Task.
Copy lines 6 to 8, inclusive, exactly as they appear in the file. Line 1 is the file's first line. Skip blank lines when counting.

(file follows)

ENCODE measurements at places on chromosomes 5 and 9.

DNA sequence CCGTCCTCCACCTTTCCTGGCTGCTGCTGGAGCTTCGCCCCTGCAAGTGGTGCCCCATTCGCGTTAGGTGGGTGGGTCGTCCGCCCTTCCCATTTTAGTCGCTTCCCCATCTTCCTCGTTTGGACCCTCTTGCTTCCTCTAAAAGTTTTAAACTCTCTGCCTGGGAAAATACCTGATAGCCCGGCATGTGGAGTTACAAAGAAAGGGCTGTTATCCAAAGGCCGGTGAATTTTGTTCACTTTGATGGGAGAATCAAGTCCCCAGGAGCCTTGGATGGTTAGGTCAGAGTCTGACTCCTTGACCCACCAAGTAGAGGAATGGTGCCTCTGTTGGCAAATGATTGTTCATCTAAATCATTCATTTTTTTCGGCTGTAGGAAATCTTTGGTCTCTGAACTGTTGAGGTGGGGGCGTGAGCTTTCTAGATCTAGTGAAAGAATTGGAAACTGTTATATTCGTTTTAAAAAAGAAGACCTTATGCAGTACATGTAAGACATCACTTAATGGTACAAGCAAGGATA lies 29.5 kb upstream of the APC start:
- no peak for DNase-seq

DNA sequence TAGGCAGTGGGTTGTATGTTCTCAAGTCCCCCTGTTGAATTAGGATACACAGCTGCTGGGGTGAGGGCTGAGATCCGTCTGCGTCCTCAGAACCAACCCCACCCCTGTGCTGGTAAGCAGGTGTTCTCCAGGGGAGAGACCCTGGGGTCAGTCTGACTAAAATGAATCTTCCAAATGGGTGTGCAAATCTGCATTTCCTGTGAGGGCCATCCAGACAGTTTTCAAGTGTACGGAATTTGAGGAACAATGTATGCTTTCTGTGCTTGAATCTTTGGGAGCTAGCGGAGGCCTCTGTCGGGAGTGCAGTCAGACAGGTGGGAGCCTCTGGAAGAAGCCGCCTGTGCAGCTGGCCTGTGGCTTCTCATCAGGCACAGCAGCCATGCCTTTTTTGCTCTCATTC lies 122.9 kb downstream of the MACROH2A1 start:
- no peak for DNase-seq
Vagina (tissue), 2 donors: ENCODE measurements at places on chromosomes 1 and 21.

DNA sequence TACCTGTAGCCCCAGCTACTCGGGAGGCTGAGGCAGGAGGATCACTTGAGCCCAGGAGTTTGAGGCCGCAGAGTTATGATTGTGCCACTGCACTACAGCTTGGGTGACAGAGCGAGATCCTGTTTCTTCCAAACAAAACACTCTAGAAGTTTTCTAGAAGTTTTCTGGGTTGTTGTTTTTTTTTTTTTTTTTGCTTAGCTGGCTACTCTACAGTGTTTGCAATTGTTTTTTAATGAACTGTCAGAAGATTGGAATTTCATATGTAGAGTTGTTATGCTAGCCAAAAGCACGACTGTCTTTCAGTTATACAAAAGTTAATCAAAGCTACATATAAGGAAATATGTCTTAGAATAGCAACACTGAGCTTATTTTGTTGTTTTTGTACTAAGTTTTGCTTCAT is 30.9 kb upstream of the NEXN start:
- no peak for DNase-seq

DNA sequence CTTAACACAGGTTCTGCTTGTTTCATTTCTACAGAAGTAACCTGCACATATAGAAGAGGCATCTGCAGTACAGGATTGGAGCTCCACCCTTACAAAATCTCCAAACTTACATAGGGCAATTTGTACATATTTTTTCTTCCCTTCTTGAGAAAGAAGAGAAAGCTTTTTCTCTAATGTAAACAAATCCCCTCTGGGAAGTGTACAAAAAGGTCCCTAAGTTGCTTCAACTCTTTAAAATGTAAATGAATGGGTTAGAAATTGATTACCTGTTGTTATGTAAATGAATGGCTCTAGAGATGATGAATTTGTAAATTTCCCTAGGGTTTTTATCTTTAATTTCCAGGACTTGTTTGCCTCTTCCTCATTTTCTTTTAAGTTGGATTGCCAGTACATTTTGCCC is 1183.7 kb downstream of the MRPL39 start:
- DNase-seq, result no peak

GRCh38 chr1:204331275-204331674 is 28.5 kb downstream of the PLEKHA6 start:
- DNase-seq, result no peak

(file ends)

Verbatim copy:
Vagina (tissue), 2 donors: ENCODE measurements at places on chromosomes 1 and 21.

DNA sequence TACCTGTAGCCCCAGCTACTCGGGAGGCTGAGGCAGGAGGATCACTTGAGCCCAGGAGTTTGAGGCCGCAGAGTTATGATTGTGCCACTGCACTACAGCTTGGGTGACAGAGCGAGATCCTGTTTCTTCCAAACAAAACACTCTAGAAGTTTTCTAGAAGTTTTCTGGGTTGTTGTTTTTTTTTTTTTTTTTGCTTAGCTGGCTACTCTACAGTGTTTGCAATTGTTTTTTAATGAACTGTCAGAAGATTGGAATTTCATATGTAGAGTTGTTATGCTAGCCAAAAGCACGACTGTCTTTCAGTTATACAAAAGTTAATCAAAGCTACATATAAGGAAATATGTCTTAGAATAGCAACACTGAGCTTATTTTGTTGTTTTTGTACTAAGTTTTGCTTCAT is 30.9 kb upstream of the NEXN start:
- no peak for DNase-seq